Topics: Prometheus, Greek mythology, Theogony Pages: 6 (1891 words) Published: August 21, 2013
Paper: CLAS105
Tutor: Harry Love
Name: Aleesha Powell
Student ID: 229507
Word count: 1809

The Hesiod myths of Prometheus, involving the myths of the sacrifice, theft of fire and the creation of Pandora (women) are an attempt to show the downfall of man from the ‘Golden Age’ of living amongst the Gods and being immortal to the life of the classical Greek farmer, where life was difficult and laborious. Hesiod attempts to explain this, through a series of interconnecting myths dealing with man, primarily through the Titan Prometheus interactions with Zeus.

Prometheus was a 2nd generation Titan who is said to be the maker of humans but was also the Titan who took Zeus’ side in the battle against his cousin Titans. His name means trickster and he is portrayed as a cunning and clever character in the Greek myths surrounding him. It is shown that he entertains great delight in outwitting those more powerful then himself. These aspects of his character are apparent in the myths of Prometheus’ trick of the sacrifice as well as his theft of fire. The myth of the sacrifice is an etiological myth attempting to explain why the Greeks are able to withhold the good meat of the sacrificed animals for themselves and only burn the bones and fat for the Gods. Hesiod tells the myth as one were Prometheus tricks the all knowing Zeus. He presents to him the two options, a pile of bones covered in “glistening fat” or the delicious meat concealed inside the stomach of an ox. The fat appearing more appetizing, Zeus picks that option, allowing the Greeks to justify why they burn the discarded pieces of the animal as an offering to Gods. However it is also mentioned that Zeus was not tricked as he is the ‘all-knowing’ God. He purposefully opted for the worse option so that he could punish mankind. He did this by demeaning man to the status of an animal, taking the privilege of fire away from humans.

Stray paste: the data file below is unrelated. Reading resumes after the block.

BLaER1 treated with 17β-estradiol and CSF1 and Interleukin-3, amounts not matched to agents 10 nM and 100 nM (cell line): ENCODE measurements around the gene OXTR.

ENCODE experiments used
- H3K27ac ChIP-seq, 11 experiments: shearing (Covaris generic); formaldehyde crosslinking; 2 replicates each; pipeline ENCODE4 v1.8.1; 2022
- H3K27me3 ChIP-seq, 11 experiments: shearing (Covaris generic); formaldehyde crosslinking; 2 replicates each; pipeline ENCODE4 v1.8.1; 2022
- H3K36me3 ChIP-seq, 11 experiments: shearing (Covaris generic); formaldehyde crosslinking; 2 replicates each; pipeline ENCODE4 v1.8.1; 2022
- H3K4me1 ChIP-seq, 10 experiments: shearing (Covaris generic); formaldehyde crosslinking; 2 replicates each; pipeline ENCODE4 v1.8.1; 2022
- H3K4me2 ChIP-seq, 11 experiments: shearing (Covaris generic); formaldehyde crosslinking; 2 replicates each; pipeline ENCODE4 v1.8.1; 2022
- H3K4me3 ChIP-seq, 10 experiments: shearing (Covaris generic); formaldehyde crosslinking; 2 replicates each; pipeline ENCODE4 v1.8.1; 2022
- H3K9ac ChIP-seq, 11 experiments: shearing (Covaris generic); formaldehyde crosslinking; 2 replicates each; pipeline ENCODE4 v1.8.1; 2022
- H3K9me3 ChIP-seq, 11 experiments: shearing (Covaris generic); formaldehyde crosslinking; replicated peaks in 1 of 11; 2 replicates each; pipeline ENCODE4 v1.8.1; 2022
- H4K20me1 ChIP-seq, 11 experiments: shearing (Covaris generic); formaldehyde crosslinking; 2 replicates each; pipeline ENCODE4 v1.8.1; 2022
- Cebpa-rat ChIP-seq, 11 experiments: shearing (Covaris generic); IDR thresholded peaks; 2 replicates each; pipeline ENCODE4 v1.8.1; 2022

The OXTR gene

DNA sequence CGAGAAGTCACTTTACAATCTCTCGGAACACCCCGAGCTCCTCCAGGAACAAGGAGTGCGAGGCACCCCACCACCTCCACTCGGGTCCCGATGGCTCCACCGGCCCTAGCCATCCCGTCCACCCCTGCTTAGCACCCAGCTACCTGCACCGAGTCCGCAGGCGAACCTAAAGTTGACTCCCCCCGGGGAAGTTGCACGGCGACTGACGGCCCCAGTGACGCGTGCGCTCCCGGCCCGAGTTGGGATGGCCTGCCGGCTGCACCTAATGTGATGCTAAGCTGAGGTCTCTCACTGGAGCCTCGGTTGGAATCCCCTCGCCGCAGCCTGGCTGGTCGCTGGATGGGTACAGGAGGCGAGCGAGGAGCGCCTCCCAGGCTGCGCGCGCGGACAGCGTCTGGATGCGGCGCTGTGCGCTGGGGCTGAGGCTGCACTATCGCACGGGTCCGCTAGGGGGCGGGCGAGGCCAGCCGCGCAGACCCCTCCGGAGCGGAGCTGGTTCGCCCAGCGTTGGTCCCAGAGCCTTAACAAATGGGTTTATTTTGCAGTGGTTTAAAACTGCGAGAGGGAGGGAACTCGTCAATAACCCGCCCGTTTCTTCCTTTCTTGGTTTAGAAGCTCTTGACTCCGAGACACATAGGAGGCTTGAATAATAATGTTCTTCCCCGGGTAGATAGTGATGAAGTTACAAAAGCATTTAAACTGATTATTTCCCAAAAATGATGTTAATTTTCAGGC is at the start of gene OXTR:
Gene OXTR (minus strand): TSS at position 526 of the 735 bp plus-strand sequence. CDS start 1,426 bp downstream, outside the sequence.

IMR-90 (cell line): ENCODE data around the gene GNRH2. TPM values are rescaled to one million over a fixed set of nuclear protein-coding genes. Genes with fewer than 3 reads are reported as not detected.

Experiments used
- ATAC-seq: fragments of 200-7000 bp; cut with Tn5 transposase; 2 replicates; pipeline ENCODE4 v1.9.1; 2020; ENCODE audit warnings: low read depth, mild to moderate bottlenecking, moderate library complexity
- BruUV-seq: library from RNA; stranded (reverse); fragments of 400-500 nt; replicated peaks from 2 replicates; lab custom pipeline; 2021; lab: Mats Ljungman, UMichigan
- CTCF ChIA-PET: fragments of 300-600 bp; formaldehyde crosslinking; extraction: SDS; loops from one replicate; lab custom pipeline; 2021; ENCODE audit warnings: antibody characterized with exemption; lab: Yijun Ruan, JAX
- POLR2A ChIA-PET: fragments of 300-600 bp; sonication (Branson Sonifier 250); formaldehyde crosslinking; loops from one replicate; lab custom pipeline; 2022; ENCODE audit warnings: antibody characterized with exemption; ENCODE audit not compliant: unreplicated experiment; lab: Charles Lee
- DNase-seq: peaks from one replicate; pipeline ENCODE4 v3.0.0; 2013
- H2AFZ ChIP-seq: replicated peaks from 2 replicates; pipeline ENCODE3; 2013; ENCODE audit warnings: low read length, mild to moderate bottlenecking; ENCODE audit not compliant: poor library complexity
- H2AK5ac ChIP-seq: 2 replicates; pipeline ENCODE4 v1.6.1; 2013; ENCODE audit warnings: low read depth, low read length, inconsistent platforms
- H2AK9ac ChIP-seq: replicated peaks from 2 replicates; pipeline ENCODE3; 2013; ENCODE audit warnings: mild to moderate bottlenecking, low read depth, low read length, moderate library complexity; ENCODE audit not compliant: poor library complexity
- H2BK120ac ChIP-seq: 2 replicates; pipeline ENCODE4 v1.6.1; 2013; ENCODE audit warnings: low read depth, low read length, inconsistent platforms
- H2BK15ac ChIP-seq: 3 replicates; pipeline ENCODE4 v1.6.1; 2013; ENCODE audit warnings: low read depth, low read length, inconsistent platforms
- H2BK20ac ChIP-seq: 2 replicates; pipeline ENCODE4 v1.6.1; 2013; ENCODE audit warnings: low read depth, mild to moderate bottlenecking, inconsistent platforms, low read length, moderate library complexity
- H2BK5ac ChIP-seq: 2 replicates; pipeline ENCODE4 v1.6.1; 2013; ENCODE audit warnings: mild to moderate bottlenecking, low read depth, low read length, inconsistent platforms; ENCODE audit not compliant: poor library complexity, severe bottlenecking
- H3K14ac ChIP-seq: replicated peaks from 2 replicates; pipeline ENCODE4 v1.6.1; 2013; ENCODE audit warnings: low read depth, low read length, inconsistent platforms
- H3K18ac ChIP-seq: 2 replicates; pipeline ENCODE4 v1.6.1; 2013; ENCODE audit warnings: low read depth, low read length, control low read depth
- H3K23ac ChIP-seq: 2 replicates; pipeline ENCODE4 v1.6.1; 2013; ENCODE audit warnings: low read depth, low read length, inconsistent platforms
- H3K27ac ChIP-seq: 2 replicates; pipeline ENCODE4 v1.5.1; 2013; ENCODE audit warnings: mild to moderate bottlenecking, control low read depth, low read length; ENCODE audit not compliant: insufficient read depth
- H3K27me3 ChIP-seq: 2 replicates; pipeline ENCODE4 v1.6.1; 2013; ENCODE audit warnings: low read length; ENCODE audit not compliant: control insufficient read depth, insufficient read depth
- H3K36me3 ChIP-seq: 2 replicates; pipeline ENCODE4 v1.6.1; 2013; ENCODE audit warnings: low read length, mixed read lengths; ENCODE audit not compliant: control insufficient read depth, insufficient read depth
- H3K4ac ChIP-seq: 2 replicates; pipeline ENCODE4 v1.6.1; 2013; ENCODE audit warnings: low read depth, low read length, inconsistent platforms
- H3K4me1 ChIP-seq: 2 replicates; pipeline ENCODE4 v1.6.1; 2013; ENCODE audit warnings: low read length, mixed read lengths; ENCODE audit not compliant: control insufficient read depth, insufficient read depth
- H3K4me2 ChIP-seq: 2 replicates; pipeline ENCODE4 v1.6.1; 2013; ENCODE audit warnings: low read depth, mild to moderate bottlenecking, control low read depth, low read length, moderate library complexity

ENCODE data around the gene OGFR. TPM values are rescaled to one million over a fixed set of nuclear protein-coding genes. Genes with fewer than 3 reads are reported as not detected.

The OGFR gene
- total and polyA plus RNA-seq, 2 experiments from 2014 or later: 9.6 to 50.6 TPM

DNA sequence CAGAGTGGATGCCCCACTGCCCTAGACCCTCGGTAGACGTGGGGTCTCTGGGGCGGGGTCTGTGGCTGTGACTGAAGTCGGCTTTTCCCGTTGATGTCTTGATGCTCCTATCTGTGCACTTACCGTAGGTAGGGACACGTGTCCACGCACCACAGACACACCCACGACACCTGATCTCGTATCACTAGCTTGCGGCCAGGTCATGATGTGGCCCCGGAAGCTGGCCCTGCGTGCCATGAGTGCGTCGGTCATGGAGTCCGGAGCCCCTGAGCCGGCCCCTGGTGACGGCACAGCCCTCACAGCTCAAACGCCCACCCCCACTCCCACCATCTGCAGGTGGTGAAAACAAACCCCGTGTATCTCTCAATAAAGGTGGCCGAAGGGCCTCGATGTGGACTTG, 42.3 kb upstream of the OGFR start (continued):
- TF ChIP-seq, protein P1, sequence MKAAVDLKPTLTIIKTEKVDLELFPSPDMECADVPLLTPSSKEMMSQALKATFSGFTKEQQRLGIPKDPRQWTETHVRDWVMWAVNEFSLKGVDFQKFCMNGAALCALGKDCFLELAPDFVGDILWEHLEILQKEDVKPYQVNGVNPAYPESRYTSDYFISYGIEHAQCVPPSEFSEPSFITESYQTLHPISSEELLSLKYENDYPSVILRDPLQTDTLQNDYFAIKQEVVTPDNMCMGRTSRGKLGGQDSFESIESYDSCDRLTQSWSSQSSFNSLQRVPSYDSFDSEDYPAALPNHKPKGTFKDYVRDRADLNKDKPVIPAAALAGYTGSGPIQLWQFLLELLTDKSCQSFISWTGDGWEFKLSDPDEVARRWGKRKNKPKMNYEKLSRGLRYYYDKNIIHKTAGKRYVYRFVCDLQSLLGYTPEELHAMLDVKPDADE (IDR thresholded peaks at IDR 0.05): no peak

This then leads onto the myth of Prometheus’ theft of fire quite nicely. This was the myth about how man retained fire but at a different level to that of the Golden Age. An eternal fire had once lurked in the trees, available to mortals when lightening struck. This was now gone, mortals who had become accustomed to this and the luxury of cooked meat now starved. Prometheus who empathized for the mortals stole the fire back and hid it in a fennel stalk with a fire-resistance coat on it for further protection. This enabled man to the luxury of fire once more but only with the constant labour to maintain it. Zeus angered by Prometheus’ betrayal again ordered strength (Kratos) and violence (Bia), children of the underworld to bind Prometheus to a pillar where he would have his liver eaten out ever day by an eagle. Being immortal Prometheus would come back to life again at night, resulting in endless pain throughout his days.

The third myth in sequence to Prometheus’ trick of sacrifice and theft of fire is Pandora, the creator of the woman race. Her name means ‘all gifts’ as she was the creation of the Gods. Many of the Gods put in different characteristics to help form her. She can also be interpreted, as being the mother of all things as the descendants of Pandora was the women race. Pandora was an etiological myth meaning it explained the origin of women, marriage and suffering in the world. Zeus offered Pandora to Epimetheus as a trick similar to that of the sacrifice. She held beauty on the outside but had the ‘soul of a bitch’ on the inside. This can be due to the character given to Pandora by Hermes, lies and cunning ways. From this Pandora’s curiosity could not contain itself and the jar given to her by Zeus was opened. Strangely enough it is not mention by Hesiod that Pandora was not allowed to open the jar, perhaps this was obvious to the readers however Epimetheus was told not to accept any gifts from the Gods and disobeyed. Perhaps the more evident message here is that mans’ greediness and constant disobedience of the Gods results...

Bibliography: [ 1 ]. Powell, 2009; 111
[ 2 ]
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